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St. Bridget School in Cheshire features exhibit on Catholic miracles

CHESHIRE — Whether or not a person is religious, sainthood is likely to be a familiar term.

The names of saints are found in the names of holidays and cities around the world, in the lyrics of songs and in popular expressions. Many saints are individuals who lived during the earliest days of Christianity. Even the most recent saint of the Catholic Church, Pope John Paul II, was born in 1920 and died in 2004.

While many can seem to belong to a distant era, a recent exhibition and lecture at St. Bridget of Sweden Parish celebrated a millennial known as Blessed Carlo Acutis. While not an official saint yet, he lived a life that continues to inspire believers around the world.

From Sept. 14 through the 16, visitors were welcomed to the St. Bridget of Sweden school gymnasium for The Vatican International Exhibit of Eucharistic Miracles, a collection of dozens of posters explaining various miracles around the world. Cataloguing these events was the project to which Blessed Carlo dedicated himself. Also present were relics — sacred objects blessed by their relationship to the young man whose brief life was devoted to the mystery of faith.

Carlo Acutis was born in 1991, the only child of wealthy Italian parents. From an early age, he showed a fascination with attending church services and living a life of goodness, according to Eileen Wood, a volunteer at her own church in Tewksbury, Massachusetts, who travels the region sharing the exhibition.

Per Wood, Carlo’s parents were not particularly devout. But Carlo, in part thanks to his Polish nanny, began attending regular Masses from an early age. He showed great compassion for the poor, for animals, and stood out in school as being unwilling to participate in the juvenile fun of his peers.

“He defended people who were being bullied, but he was never judgmental in his ways,” Wood said.

Carlo struggled with his weight at times, due to a love of Nutella, but used that temptation to seek a life of moderation. This included, Wood said, limiting playing video games to just one hour per week.

Coming from wealth, he often donated meals and clothing to the poor of Milan, where the family lived.

Though an avid student of religion, Wood said Carlo was not an outstanding performer in school, except in the area of computer science.

Using that talent, and starting at the age of 11, Carlo designed a website documenting eucharistic miracles, referring to the Catholic belief that wafers and wine used in services are the body and blood of Jesus Christ.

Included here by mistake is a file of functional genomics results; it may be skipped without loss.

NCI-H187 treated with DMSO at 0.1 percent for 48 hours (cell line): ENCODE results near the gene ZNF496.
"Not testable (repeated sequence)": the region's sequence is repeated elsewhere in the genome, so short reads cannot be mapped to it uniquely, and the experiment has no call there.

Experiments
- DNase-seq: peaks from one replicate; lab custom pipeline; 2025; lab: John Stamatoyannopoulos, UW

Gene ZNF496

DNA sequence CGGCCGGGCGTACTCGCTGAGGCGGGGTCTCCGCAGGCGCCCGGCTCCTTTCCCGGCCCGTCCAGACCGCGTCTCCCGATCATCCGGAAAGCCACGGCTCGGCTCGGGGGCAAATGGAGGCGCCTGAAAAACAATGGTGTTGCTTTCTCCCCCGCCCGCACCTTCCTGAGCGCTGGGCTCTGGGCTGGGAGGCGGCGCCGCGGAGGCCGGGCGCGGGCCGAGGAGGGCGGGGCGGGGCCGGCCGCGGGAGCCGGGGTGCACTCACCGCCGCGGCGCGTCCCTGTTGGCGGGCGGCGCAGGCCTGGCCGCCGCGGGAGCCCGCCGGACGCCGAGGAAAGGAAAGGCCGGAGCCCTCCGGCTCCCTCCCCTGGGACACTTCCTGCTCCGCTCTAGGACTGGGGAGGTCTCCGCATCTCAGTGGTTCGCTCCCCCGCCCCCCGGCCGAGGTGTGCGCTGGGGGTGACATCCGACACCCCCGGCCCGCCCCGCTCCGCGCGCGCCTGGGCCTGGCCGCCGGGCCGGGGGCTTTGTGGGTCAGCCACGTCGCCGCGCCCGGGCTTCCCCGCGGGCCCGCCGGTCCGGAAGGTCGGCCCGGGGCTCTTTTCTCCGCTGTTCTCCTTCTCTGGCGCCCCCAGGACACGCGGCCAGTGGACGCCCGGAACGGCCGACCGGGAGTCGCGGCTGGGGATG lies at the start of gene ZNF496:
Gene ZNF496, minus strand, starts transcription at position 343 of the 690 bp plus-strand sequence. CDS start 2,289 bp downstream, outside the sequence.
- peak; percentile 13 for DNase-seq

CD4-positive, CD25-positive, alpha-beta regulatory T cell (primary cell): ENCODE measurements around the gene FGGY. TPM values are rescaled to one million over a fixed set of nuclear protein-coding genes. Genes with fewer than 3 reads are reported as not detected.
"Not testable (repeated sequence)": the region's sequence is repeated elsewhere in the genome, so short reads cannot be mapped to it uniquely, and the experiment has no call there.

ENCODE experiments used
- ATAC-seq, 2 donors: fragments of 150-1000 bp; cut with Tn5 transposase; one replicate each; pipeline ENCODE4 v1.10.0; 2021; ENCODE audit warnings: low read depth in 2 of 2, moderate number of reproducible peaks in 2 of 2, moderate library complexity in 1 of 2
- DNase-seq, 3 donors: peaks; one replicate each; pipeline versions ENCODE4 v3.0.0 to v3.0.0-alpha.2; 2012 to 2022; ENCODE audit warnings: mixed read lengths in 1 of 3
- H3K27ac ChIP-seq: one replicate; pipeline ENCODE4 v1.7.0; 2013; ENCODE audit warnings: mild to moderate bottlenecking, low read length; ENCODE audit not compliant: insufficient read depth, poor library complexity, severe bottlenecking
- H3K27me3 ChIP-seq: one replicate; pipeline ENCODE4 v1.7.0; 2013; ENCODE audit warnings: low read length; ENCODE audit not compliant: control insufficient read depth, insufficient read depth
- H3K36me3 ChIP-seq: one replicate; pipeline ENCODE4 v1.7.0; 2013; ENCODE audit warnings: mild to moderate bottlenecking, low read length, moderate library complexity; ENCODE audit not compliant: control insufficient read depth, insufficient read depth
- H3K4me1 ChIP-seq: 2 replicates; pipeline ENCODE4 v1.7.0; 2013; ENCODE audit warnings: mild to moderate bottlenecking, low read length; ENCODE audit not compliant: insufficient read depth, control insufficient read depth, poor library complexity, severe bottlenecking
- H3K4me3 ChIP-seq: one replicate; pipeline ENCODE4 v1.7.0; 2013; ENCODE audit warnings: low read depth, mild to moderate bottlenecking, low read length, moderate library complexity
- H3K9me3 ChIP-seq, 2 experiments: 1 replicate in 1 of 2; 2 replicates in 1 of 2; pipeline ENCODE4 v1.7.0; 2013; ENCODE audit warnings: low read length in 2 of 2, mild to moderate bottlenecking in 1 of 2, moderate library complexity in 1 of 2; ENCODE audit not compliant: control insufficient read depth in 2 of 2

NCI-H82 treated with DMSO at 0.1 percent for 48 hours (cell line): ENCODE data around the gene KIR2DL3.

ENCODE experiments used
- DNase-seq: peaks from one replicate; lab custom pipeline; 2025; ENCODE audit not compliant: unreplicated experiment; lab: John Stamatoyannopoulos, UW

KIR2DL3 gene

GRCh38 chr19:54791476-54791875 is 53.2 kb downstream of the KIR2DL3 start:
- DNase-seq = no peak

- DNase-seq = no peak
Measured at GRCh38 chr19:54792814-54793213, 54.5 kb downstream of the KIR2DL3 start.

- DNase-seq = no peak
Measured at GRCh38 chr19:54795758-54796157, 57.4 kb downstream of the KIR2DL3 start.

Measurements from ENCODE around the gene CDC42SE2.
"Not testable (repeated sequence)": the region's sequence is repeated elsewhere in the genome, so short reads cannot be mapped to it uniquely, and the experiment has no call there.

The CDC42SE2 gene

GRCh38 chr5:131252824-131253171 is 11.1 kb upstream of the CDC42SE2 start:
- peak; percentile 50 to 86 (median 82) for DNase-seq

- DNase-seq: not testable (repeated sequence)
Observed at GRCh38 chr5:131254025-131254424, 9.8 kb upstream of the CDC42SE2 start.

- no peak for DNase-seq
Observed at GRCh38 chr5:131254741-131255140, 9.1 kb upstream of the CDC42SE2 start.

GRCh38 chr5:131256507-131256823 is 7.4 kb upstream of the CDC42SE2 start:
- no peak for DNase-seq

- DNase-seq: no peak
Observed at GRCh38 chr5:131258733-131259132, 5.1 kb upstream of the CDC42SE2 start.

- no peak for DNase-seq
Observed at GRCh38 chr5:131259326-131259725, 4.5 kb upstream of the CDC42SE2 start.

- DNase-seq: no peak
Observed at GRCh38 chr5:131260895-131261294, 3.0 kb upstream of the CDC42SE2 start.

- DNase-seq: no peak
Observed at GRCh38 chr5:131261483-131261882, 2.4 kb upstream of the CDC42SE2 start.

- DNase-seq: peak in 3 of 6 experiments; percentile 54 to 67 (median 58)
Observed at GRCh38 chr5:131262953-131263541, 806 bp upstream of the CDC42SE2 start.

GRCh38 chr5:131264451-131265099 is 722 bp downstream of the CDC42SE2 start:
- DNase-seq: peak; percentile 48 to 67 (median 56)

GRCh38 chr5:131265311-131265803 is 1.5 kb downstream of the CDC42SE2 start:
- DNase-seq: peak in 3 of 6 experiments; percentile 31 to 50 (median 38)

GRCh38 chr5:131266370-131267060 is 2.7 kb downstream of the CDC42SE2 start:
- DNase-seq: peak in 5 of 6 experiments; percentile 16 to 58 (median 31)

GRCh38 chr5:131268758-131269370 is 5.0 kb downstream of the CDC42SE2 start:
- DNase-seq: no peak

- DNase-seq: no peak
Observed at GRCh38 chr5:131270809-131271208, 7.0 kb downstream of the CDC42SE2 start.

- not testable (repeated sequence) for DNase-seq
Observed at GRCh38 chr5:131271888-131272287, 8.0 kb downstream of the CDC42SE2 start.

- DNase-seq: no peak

Carlo’s website continues today, with versions now available in more than a dozen languages, including Swahili, Urdu and Vietnamese.

The project originally contained 159 separate posters, which Carlo researched and prepared, often by conducting his own travels. It now describes 187 different miracles from around the world.

At the age of 15, Carlo was sick to begin the school year. It soon turned out that his illness was more severe than originally thought, and he swiftly succumbed to a rare form of leukemia. Wood said he seemed to know that death was near for him. A young man whose sole goal was to enter heaven without any stop in purgatory reassured his parents that he had faith.

After he passed, Wood noted, his parents welcomed a set of twins, a girl and a boy. “God often writes straight with crooked lines,” she said.

Because of his extraordinary commitment to that faith, Carlo is known today as “blessed,” having been officially beatified by Pope Francis. This gives him a status that the Rev. Jeffrey Romans of St. Bridget of Sweden points out is similar to that of Father Michael McGivney, “a local boy made good.”

Advocates such as Wood continue to work with Carlo’s parents and others to advance the cause of his sainthood, a process that requires verification of another miracle by a Vatican postulator.

Wood spoke of one such miracle attributed to Blessed Carlo’s intercession, which occurred in Brazil and led to the healing of young boy.

Romans notes that “we don’t worship saints or relics but we venerate them because we admire the way God worked in their lives. Healings that may happen often happen because God is at work through the intercession of the saint.”

“The saints were normal people that lived life and faced challenges and difficulties, they didn’t fall out of the sky. I encourage people to read about the lives of the saints because they can be great examples to all of us as we walk this journey,” Romans adds.

“Blessed Carlo is certainly a reminder that all of us are called to aspire to sainthood and to be holy,” he continued.


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